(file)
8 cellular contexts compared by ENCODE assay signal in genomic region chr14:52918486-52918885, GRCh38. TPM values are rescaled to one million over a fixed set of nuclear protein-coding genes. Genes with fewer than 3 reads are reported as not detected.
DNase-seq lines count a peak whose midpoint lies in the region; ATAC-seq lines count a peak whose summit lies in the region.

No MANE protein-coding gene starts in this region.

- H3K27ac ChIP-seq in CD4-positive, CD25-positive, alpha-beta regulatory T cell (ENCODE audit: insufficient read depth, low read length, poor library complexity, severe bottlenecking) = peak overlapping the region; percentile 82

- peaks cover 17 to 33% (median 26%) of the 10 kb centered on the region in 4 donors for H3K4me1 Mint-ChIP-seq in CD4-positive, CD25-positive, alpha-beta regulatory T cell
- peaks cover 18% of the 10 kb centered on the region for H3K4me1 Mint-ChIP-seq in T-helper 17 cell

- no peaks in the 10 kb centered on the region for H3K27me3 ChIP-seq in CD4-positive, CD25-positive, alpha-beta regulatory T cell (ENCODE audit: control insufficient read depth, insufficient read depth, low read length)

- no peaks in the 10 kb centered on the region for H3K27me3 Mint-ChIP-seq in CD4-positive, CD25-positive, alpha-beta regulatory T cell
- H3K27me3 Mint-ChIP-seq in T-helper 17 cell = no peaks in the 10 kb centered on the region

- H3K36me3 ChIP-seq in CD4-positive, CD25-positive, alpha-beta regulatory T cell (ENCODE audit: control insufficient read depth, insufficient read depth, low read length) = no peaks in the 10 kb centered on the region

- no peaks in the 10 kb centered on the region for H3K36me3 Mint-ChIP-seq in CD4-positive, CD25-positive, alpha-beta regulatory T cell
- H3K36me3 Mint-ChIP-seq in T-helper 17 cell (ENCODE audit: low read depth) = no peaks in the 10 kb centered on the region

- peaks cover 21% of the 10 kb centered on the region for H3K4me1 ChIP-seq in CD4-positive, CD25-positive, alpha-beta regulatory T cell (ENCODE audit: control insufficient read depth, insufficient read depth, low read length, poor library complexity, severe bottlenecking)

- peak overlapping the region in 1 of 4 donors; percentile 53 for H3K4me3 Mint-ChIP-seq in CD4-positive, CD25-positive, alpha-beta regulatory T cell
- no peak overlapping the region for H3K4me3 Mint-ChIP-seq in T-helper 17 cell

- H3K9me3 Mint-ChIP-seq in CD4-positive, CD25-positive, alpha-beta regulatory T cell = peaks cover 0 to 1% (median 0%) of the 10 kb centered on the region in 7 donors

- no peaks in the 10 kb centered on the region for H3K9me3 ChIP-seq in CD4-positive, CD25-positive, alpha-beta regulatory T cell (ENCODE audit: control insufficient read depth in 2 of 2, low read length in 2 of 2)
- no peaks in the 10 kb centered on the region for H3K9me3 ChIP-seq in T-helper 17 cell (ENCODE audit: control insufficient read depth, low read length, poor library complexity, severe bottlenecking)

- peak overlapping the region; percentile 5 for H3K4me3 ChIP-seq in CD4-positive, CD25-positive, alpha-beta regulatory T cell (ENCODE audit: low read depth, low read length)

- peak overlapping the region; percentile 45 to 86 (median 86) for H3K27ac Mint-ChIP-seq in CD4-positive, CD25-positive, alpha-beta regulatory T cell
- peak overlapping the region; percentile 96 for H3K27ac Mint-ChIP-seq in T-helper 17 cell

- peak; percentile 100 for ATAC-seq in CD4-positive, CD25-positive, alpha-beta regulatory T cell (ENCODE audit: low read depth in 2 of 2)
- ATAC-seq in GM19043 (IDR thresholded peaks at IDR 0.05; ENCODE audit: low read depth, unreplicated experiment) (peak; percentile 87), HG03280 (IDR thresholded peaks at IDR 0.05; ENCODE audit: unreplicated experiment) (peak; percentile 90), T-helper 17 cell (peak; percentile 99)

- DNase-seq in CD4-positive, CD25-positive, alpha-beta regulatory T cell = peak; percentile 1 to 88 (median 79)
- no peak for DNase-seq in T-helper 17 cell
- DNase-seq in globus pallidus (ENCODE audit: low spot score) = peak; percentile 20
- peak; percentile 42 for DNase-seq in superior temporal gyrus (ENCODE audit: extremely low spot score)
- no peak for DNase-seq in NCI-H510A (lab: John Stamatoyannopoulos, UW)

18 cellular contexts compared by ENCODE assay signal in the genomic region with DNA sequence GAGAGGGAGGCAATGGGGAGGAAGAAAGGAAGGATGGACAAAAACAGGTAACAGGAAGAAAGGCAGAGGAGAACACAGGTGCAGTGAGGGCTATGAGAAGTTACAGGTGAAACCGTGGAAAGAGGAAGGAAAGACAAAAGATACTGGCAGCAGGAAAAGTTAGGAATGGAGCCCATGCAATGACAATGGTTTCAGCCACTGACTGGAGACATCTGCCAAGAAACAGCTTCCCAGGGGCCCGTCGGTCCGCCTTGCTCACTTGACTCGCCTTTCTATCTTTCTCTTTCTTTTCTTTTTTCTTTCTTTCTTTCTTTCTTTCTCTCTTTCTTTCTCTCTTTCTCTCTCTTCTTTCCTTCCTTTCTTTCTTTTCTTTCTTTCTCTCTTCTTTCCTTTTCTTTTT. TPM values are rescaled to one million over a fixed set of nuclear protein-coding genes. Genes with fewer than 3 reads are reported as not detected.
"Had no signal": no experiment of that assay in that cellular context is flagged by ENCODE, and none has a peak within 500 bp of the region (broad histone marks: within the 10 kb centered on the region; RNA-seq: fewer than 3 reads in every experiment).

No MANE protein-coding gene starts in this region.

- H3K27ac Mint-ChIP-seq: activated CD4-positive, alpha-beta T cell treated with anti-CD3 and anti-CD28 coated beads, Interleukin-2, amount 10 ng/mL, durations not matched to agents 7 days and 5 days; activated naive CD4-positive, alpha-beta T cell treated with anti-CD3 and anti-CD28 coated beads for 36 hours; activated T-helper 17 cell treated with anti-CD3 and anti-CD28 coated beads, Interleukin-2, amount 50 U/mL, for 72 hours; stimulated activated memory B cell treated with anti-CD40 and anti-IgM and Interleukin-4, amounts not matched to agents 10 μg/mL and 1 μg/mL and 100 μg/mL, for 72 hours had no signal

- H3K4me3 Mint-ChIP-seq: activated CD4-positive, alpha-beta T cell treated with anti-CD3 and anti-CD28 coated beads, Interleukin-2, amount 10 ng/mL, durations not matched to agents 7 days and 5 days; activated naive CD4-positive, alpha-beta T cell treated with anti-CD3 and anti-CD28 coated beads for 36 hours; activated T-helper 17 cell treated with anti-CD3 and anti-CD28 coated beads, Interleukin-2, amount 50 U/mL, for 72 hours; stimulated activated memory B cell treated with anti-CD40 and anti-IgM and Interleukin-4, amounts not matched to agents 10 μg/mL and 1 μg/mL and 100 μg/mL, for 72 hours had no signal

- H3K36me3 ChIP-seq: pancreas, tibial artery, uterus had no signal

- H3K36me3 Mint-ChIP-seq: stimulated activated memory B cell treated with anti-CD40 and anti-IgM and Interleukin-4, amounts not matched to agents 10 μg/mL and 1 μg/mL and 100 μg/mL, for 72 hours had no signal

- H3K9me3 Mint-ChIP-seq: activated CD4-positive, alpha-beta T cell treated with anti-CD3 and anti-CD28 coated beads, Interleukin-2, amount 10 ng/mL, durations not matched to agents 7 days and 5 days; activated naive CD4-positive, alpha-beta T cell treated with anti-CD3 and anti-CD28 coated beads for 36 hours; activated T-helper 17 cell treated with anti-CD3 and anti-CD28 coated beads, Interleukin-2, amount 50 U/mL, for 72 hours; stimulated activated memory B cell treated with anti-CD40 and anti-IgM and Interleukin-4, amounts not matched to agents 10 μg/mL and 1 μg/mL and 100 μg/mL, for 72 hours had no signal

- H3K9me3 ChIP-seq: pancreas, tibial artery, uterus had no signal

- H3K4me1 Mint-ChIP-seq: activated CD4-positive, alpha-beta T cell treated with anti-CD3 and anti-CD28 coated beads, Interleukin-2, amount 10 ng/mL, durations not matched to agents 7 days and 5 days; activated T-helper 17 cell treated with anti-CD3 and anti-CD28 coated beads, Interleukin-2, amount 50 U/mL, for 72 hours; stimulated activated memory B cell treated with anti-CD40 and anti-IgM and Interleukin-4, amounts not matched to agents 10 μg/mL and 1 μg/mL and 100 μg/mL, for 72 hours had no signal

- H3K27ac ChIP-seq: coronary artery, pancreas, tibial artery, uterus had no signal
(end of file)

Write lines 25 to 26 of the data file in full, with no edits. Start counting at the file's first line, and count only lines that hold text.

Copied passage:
- no peak for DNase-seq in T-helper 17 cell
- DNase-seq in globus pallidus (ENCODE audit: low spot score) = peak; percentile 20